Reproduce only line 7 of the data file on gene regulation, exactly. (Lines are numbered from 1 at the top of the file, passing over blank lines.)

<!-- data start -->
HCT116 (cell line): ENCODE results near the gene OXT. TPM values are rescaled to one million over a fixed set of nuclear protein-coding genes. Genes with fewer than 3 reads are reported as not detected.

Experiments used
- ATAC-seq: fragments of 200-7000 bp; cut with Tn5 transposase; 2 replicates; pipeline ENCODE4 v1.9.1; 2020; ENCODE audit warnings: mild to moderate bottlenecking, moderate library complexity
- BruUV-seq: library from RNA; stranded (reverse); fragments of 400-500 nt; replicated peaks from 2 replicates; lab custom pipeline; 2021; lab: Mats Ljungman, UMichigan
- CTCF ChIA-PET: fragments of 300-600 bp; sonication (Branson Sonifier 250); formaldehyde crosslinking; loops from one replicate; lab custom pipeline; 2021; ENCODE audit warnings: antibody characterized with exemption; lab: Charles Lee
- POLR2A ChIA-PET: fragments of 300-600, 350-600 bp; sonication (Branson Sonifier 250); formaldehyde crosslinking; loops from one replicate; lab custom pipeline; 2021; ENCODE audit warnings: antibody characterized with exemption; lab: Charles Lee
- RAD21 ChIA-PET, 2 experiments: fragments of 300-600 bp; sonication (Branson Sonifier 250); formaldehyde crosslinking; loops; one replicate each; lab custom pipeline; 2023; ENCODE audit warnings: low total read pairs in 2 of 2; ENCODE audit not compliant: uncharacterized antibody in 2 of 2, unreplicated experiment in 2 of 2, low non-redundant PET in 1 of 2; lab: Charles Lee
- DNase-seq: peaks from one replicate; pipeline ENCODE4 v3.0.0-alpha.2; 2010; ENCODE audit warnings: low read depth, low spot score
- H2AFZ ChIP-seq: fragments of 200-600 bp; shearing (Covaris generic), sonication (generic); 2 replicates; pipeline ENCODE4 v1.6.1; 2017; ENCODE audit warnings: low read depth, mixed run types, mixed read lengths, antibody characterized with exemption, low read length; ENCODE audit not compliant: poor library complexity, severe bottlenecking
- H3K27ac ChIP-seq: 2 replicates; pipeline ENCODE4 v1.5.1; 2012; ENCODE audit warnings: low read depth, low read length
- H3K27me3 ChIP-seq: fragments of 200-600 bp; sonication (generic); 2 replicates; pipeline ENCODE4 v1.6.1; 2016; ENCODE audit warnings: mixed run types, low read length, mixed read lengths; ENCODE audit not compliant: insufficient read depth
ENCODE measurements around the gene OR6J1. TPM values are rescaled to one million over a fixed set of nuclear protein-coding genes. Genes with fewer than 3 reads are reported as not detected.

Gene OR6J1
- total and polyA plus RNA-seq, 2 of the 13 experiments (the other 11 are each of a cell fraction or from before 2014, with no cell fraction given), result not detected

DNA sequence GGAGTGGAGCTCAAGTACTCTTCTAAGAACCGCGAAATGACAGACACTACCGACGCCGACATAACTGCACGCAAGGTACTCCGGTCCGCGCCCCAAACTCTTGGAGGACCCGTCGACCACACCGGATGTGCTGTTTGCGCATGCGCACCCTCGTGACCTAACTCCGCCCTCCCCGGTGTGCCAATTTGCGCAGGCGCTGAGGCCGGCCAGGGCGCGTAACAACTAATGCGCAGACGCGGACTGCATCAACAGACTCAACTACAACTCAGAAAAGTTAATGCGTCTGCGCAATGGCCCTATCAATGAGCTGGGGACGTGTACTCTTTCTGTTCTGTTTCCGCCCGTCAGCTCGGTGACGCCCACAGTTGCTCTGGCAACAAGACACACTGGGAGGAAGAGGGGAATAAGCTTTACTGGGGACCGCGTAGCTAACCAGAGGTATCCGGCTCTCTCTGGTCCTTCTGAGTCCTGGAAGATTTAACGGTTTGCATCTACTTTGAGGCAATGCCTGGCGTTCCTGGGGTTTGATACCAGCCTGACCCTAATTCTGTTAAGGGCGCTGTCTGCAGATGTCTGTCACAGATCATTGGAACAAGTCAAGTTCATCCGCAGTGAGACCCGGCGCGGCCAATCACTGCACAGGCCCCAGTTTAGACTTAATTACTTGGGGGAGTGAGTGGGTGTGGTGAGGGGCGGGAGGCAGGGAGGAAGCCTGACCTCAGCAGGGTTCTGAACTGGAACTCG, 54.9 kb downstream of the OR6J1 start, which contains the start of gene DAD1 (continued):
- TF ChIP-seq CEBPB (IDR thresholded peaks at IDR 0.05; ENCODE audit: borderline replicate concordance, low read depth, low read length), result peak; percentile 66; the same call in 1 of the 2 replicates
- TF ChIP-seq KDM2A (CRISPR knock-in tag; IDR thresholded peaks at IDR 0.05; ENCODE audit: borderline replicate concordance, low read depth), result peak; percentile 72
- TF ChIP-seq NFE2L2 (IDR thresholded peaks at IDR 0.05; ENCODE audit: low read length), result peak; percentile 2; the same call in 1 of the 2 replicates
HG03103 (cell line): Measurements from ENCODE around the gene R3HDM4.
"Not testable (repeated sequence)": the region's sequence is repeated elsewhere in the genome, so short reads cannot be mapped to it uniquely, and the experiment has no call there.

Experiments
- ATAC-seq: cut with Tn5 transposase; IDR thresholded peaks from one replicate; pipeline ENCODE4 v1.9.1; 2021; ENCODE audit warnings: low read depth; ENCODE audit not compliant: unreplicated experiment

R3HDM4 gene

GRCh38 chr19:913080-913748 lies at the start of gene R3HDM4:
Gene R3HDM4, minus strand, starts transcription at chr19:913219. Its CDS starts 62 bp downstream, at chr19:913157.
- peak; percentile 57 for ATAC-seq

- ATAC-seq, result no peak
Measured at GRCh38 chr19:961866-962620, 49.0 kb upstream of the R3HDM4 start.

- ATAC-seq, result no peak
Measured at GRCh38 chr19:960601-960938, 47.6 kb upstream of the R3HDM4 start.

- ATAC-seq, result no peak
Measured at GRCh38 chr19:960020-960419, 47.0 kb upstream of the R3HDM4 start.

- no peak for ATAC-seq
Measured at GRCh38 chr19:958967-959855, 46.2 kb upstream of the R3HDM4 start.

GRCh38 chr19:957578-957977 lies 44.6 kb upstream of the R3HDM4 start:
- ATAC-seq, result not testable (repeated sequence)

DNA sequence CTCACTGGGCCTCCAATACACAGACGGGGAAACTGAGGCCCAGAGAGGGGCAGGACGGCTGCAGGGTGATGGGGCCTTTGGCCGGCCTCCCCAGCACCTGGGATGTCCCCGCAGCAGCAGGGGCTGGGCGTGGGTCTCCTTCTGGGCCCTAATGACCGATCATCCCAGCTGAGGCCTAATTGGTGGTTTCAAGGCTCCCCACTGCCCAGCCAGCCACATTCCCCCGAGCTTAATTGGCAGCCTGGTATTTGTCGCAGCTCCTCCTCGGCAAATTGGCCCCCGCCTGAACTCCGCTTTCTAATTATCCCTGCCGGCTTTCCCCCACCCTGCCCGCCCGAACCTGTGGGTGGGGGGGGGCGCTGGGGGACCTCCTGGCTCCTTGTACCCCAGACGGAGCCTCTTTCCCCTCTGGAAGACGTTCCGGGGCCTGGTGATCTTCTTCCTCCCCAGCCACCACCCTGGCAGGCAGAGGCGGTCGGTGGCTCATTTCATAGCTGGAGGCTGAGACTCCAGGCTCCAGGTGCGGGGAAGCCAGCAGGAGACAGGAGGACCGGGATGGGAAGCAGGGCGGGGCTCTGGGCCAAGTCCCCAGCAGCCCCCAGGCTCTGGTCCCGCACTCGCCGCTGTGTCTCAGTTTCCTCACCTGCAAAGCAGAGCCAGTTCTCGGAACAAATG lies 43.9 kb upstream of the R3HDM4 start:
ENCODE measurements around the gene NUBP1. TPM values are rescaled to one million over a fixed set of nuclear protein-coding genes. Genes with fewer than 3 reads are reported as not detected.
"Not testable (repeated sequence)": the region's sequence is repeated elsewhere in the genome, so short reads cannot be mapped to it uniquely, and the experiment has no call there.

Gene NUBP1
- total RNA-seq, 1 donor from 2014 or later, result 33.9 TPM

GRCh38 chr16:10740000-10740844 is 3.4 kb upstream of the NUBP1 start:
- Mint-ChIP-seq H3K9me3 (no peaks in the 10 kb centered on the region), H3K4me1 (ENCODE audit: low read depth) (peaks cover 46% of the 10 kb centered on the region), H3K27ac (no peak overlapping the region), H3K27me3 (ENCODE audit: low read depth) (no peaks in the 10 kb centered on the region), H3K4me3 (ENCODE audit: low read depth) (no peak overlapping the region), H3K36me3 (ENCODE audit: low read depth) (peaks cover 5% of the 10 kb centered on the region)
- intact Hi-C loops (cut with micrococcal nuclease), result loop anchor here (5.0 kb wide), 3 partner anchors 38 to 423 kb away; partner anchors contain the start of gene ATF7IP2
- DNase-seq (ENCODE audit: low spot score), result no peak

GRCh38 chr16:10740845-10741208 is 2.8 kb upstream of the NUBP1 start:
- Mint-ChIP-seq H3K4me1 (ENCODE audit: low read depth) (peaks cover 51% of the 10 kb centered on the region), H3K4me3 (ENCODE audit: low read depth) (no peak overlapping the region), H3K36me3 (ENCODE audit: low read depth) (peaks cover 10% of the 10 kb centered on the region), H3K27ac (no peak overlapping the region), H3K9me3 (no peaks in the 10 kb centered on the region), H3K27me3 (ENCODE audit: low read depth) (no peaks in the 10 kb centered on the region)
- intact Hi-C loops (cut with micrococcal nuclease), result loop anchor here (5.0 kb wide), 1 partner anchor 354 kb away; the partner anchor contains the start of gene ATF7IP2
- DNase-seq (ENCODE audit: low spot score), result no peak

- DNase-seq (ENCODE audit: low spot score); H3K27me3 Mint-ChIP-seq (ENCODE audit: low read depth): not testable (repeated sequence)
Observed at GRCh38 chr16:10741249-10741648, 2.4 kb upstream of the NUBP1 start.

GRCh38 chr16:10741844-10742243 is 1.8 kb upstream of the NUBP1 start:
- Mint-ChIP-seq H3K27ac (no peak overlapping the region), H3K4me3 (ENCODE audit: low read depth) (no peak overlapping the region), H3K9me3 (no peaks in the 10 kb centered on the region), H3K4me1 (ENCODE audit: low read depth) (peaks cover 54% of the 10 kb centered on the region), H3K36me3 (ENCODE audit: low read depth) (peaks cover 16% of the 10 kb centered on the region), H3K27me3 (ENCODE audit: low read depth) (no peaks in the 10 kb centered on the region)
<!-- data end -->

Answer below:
- RAD21 ChIA-PET, 2 experiments: fragments of 300-600 bp; sonication (Branson Sonifier 250); formaldehyde crosslinking; loops; one replicate each; lab custom pipeline; 2023; ENCODE audit warnings: low total read pairs in 2 of 2; ENCODE audit not compliant: uncharacterized antibody in 2 of 2, unreplicated experiment in 2 of 2, low non-redundant PET in 1 of 2; lab: Charles Lee